[Numpy-discussion] .T Transpose shortcut for arrays again
tim.hochberg at cox.net
Thu Jul 6 10:04:15 CDT 2006
Tim Hochberg wrote:
> Sven Schreiber wrote:
>> Travis Oliphant schrieb:
>>> Bill Baxter wrote:
>>>> So in short my proposal is to:
>>>> -- make a.T a property of array that returns a.swapaxes(-2,-1),
>>>> -- make a.H a property of array that returns
>>>> and maybe
>>>> -- make a.M a property of array that returns numpy.asmatrix(a)
>>> I've tentatively implemented all of these suggestions as well as adding
>>> the .A attribute to the ndarray as well (so that all sub-classes and
>>> array scalars can get back a view as an ndarray).
>>> I did this to make it easier to do matrix-like calculations with or
>>> with-out matrices. Matrix-calculation flexibility is still a sore-spot
>>> for many and I think these syntatical-sugar attributes will help long term.
>> I think this is great, thanks to Bill for suggesting it and to Travis
>> for implementing it!
>> So the only convenience of matrices over pure arrays that remains (afaics):
>> -) .I for inverse; actually, why not add that to arrays as well as
>> "syntactic sugar"?
> Because it encourages people to do the wrong thing numerically speaking?
> My understanding is that one almost never wants to compute the inverse
> directly, at least not if you're subsequently going to multiply it with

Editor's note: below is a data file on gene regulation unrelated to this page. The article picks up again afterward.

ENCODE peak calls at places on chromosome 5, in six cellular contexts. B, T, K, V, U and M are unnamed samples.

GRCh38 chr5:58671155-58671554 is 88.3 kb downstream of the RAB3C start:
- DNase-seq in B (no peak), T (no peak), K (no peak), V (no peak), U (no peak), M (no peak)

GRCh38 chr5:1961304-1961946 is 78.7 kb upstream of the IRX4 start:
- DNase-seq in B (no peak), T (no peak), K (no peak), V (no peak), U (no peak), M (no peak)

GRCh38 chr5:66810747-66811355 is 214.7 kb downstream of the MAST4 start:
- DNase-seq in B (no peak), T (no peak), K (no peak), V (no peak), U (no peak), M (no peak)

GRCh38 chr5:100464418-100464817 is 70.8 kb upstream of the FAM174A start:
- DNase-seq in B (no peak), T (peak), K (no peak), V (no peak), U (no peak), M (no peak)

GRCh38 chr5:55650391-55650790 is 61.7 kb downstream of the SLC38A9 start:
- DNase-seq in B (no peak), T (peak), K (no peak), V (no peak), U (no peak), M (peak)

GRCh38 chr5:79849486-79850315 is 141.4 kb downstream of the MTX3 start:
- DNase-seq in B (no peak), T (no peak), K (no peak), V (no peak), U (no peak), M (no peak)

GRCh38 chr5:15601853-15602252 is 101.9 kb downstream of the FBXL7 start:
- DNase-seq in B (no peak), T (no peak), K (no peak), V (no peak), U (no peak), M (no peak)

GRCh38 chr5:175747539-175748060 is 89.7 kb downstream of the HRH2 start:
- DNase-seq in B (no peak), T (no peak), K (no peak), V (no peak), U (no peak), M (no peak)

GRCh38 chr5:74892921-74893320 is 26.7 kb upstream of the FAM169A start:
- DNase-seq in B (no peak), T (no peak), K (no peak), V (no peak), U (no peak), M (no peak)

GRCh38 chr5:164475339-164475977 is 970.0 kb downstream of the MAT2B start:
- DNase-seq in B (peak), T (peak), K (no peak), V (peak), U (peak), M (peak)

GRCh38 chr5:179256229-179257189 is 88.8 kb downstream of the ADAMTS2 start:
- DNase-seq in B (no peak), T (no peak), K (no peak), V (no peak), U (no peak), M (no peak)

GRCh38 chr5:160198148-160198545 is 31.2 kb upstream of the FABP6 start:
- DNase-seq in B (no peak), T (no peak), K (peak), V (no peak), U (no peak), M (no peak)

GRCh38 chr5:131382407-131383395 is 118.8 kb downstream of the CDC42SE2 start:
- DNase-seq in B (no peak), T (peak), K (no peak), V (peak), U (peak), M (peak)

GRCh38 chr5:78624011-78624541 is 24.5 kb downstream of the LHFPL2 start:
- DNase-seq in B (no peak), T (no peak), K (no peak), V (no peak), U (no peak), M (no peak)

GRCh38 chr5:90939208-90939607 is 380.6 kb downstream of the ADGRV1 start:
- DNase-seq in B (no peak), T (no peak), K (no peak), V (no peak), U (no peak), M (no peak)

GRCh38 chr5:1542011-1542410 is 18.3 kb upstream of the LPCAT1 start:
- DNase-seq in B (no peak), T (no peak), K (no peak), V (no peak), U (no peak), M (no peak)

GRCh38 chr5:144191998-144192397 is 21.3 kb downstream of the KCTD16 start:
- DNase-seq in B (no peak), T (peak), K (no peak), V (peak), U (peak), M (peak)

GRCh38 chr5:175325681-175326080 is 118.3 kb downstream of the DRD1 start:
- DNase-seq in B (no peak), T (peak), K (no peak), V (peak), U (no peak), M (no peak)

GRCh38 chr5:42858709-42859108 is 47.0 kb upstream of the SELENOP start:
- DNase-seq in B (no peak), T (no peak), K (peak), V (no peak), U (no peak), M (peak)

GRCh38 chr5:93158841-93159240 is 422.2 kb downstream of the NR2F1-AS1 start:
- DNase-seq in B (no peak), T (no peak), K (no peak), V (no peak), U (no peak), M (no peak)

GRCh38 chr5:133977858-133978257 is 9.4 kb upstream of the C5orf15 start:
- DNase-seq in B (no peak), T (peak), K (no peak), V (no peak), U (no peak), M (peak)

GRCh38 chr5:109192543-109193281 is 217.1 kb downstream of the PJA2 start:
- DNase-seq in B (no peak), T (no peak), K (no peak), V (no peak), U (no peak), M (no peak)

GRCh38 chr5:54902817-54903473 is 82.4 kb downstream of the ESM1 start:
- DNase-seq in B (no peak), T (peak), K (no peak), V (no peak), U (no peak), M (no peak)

> something, instead you want to use linalg.solve or some other similar
Also, having an attribute access do an expensive operation behind the
scenes seems antisocial.
>> -) * being the matrix product instead of element-wise; Now, I could live
>> with using dot and I don't want to push anything, but maybe this is the
>> right time to consider another operator symbol as a shortcut for the dot
>> function to be used with arrays? (Unfortunately right now I can't think
>> of any sensible character(s) for that...)
> See my earlier note on why using a method (which '*' is in essence) for
> dot is not really a good idea.
Actually, thinking about this some more, this isn't a very compelling
reason since multiply suffers from the same effect. Better reasons:
1. Consistency. Unless '/' is overloaded as well, then some of the
operators will be elementwise and some will be matrix (+/- go both ways)
making the interface inconsistent and thus harder to learn.
2. Backwards compatibility.
3. I was going to say narrowness of interface, since I had this fantasy
that dot allowed axis to be specified, and thus we'd still need a
separate dot function in addition to '*'. However, that must be
something I have set up locally. (I realize that there's a separate
multiply ufunc, but the ufuncs are all the same so I don't really count
them against the overall complexity of numpy).
> We can do better. Oh, and this would
> completely hose all the non matrix heads out there as well.
>> -) ** analogously for powers. For me this is less important.
>> -) Being able to distinguish between row and column vectors; I guess
>> this is just not possible with arrays...
> Why can't you distinguish between them the same way that the matrix
> class does? Shape [1, N] is a row array, shape [N,1] is column array.
>> If --apart from the previous changes-- numpy had the .I for arrays I
>> guess this would get me to say goodbye to matrices. The rest of the list
>> would be a welcome luxury. I believe this whole thing has the potential
>> to unify the use of numpy by eventually making the matrix subclass
>> redundant. IMO that would be more transparent for new users and would
>> increase the popularity of numpy!
> >>> len(dir(numpy.ndarray)) - len(dir(int))
> I'm not particularly excited about the matrix class growing ever more
> cruft, but c'est la vie. I really need to finish up arraykit.....
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